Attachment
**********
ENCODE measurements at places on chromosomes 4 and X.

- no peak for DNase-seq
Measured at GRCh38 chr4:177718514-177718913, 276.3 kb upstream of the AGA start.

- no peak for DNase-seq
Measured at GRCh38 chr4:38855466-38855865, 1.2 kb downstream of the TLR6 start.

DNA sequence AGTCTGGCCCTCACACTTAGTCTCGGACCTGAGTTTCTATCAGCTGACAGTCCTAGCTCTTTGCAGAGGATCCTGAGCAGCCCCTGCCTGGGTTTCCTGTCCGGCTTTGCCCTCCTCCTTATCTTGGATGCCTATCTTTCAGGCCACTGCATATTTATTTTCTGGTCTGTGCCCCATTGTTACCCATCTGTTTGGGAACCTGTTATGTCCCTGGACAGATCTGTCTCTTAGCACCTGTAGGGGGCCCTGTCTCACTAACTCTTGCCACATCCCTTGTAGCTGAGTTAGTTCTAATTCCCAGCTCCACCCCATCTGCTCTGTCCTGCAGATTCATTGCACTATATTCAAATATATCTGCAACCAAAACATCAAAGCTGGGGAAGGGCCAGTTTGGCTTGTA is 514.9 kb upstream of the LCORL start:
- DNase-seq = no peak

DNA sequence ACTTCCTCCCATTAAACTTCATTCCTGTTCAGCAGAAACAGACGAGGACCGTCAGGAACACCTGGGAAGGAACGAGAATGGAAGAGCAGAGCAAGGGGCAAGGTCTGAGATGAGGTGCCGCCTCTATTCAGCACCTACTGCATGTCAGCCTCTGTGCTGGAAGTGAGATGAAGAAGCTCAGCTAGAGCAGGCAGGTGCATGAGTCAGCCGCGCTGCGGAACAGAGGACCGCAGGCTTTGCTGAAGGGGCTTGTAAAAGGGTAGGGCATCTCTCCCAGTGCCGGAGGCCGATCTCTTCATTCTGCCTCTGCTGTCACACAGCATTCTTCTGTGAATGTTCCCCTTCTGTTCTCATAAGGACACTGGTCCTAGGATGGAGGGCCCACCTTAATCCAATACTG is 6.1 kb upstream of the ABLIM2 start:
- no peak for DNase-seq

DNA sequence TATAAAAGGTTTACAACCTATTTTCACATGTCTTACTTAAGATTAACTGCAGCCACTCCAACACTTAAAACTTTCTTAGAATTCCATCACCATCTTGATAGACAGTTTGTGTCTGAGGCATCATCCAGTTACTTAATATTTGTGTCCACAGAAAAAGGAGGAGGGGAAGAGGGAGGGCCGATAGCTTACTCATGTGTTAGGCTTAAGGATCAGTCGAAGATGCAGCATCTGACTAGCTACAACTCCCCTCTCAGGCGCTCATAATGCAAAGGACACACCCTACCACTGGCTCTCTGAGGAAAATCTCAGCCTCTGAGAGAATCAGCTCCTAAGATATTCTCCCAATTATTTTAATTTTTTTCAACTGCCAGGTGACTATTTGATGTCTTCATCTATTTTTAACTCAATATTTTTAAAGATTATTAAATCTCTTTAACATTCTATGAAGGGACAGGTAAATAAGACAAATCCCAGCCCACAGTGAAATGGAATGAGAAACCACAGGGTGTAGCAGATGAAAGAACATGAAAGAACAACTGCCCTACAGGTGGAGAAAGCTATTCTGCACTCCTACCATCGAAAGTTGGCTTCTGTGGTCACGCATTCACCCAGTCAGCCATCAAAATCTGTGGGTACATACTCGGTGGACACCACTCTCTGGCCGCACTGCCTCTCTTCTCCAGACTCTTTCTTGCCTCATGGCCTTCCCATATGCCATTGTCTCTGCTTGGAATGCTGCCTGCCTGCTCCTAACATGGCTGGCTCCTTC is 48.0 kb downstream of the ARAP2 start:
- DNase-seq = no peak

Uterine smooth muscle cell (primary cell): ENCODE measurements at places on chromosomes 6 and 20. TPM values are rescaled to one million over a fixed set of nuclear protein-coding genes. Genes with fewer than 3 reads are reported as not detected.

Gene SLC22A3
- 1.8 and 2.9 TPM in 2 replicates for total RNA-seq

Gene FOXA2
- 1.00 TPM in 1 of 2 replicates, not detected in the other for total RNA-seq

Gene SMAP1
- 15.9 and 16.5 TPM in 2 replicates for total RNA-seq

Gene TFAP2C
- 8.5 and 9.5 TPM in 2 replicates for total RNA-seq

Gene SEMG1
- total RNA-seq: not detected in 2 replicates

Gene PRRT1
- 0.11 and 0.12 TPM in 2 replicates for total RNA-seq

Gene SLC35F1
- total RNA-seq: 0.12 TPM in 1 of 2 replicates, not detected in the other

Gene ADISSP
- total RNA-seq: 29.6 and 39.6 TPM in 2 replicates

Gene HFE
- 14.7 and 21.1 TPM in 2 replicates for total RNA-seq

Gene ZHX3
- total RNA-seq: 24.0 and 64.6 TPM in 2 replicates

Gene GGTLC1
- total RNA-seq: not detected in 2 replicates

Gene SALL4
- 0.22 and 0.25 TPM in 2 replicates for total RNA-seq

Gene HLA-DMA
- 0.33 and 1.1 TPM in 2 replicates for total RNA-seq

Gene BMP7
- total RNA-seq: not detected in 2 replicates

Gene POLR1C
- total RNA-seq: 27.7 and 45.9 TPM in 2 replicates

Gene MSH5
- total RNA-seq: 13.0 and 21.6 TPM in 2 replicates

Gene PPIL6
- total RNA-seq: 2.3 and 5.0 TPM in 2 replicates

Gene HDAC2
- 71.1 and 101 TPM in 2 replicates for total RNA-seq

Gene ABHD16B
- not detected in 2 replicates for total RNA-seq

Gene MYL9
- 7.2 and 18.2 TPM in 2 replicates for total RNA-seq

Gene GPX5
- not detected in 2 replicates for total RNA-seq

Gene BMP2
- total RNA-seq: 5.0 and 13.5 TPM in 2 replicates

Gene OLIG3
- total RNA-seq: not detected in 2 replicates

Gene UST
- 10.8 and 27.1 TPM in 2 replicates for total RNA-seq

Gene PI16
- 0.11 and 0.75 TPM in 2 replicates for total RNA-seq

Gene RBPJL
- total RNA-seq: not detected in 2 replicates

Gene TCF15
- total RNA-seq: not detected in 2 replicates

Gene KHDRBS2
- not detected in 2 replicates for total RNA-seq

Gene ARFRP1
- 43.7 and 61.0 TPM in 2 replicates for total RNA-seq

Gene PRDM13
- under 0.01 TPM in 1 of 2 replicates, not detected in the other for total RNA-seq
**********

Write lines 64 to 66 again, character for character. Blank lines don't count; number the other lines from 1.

- total RNA-seq: not detected in 2 replicates

Gene TCF15
- total RNA-seq: not detected in 2 replicates